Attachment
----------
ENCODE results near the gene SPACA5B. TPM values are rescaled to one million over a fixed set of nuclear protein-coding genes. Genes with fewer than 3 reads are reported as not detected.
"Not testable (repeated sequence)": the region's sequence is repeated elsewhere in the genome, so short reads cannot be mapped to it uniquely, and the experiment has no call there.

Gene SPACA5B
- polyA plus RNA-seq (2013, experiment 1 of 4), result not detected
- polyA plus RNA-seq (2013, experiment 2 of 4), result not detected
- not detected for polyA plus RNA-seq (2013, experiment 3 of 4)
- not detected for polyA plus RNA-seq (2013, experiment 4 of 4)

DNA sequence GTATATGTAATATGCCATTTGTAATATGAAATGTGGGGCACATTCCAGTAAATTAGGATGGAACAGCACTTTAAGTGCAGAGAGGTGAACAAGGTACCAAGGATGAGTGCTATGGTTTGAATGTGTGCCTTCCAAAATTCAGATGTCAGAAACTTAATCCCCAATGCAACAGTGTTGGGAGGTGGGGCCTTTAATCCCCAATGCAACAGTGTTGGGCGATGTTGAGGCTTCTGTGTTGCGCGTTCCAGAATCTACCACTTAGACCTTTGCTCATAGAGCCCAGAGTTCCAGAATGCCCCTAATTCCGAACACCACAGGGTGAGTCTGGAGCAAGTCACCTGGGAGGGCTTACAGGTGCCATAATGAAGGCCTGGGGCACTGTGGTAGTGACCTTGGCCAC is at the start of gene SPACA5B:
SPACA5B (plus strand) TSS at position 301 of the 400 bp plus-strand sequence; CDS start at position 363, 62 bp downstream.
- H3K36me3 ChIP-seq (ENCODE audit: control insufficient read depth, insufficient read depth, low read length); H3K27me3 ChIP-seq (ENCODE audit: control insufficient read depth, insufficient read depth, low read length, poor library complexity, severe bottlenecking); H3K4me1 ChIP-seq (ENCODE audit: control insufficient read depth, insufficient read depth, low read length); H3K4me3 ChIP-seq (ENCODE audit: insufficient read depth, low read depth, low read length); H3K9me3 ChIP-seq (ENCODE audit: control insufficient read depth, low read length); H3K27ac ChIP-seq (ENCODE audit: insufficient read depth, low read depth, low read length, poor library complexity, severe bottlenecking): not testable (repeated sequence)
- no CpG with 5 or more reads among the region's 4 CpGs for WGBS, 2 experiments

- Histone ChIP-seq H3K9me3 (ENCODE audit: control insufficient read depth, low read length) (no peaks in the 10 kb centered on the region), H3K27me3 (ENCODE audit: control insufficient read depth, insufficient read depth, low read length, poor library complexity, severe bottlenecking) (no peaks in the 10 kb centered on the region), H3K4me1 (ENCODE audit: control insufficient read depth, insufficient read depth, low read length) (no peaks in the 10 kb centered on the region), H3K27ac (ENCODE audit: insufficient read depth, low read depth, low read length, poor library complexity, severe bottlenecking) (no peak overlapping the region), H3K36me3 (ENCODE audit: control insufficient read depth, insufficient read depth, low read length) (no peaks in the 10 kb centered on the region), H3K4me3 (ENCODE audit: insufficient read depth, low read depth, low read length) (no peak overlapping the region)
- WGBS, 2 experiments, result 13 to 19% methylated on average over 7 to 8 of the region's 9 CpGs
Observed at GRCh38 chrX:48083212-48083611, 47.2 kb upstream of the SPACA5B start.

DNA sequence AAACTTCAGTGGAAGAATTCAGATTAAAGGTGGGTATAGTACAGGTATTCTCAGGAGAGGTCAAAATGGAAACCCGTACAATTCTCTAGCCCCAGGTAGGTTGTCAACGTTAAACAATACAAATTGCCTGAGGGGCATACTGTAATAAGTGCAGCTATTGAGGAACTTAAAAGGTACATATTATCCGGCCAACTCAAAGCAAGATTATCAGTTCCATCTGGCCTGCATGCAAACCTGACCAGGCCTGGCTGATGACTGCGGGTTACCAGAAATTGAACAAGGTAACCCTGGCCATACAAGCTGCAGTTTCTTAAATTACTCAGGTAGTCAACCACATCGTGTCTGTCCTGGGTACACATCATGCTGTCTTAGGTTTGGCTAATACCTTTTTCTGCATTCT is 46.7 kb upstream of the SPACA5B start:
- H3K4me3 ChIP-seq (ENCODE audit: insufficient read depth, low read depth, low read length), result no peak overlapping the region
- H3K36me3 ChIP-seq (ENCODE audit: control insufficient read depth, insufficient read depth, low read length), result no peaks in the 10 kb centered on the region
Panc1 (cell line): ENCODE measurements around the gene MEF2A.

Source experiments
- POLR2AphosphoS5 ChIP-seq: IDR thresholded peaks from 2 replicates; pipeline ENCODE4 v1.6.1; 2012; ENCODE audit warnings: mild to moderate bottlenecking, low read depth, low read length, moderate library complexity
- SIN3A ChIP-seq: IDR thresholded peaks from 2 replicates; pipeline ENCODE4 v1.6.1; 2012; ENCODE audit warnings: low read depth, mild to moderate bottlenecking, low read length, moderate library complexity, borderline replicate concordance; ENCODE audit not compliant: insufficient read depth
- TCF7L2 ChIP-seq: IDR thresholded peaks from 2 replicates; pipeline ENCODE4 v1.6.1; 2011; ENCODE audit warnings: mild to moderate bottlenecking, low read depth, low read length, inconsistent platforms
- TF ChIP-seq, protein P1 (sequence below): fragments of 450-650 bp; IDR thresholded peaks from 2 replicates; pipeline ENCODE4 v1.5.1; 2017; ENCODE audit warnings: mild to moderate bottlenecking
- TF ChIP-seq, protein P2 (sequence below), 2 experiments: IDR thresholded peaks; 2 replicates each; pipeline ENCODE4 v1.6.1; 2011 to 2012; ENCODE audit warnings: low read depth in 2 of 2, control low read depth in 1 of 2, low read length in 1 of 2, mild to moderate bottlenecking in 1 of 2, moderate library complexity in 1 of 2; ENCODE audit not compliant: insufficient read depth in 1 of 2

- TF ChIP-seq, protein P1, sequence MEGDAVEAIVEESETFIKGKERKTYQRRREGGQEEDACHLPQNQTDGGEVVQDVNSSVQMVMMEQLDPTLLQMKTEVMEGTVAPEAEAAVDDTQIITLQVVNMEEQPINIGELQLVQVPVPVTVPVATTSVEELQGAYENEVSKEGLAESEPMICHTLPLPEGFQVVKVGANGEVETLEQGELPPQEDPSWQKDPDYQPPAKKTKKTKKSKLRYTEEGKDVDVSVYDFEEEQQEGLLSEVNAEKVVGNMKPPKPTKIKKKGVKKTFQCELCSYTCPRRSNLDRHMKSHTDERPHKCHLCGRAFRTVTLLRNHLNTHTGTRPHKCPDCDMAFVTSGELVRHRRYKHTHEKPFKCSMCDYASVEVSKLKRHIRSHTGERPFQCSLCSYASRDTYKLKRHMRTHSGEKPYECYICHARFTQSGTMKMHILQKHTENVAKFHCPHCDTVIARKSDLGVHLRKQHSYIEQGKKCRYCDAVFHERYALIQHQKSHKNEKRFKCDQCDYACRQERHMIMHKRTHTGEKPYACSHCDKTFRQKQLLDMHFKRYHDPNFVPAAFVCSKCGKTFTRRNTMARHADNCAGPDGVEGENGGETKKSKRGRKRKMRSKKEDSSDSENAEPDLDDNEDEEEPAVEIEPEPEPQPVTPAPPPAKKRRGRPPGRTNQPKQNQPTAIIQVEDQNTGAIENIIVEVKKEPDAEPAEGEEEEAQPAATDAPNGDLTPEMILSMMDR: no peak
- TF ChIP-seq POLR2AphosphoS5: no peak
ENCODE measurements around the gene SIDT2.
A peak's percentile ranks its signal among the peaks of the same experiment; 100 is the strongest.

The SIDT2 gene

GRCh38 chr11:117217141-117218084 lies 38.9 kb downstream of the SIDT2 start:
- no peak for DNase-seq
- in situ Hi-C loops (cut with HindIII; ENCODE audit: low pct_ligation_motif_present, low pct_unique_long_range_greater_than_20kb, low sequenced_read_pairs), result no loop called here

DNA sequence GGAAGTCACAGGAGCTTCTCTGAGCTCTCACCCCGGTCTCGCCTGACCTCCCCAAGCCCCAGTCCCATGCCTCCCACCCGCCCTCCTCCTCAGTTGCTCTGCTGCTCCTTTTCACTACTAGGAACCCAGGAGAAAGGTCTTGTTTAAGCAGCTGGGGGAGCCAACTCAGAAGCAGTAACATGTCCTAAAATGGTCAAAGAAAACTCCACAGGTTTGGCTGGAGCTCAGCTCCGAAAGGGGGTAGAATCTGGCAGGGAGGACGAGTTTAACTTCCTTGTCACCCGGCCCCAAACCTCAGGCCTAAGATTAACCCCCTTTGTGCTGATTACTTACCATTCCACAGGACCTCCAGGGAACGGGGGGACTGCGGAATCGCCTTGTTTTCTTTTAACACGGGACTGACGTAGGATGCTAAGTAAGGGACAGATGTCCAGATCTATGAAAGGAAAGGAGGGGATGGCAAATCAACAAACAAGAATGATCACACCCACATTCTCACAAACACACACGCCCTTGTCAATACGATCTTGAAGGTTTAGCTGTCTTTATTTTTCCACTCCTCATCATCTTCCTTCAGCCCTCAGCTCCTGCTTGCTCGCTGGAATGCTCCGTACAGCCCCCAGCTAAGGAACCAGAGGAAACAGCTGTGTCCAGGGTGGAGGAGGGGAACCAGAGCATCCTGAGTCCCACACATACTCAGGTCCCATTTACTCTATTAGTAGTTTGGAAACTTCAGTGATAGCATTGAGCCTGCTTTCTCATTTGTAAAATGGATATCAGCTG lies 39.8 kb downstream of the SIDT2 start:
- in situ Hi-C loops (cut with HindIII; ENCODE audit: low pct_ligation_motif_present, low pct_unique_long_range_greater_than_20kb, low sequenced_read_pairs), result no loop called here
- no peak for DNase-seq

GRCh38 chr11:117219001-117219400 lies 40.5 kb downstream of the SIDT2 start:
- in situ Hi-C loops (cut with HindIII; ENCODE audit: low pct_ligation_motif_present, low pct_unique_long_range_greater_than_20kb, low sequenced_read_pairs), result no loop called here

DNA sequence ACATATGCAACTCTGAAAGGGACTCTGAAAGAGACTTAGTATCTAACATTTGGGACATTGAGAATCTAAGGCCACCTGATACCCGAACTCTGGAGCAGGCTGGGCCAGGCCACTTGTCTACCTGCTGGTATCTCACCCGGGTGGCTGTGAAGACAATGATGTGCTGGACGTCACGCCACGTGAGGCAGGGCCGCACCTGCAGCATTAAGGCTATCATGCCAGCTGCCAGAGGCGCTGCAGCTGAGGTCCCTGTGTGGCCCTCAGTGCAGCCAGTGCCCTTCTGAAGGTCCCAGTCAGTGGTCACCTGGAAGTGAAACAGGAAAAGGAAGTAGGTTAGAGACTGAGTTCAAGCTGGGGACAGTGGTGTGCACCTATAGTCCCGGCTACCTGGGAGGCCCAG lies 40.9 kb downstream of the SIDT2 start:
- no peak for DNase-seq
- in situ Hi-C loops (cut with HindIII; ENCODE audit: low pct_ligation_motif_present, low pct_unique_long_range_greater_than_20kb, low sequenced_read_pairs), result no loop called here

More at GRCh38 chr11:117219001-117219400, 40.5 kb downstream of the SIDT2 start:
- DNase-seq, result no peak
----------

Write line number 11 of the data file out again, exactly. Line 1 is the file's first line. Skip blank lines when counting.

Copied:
- no CpG with 5 or more reads among the region's 4 CpGs for WGBS, 2 experiments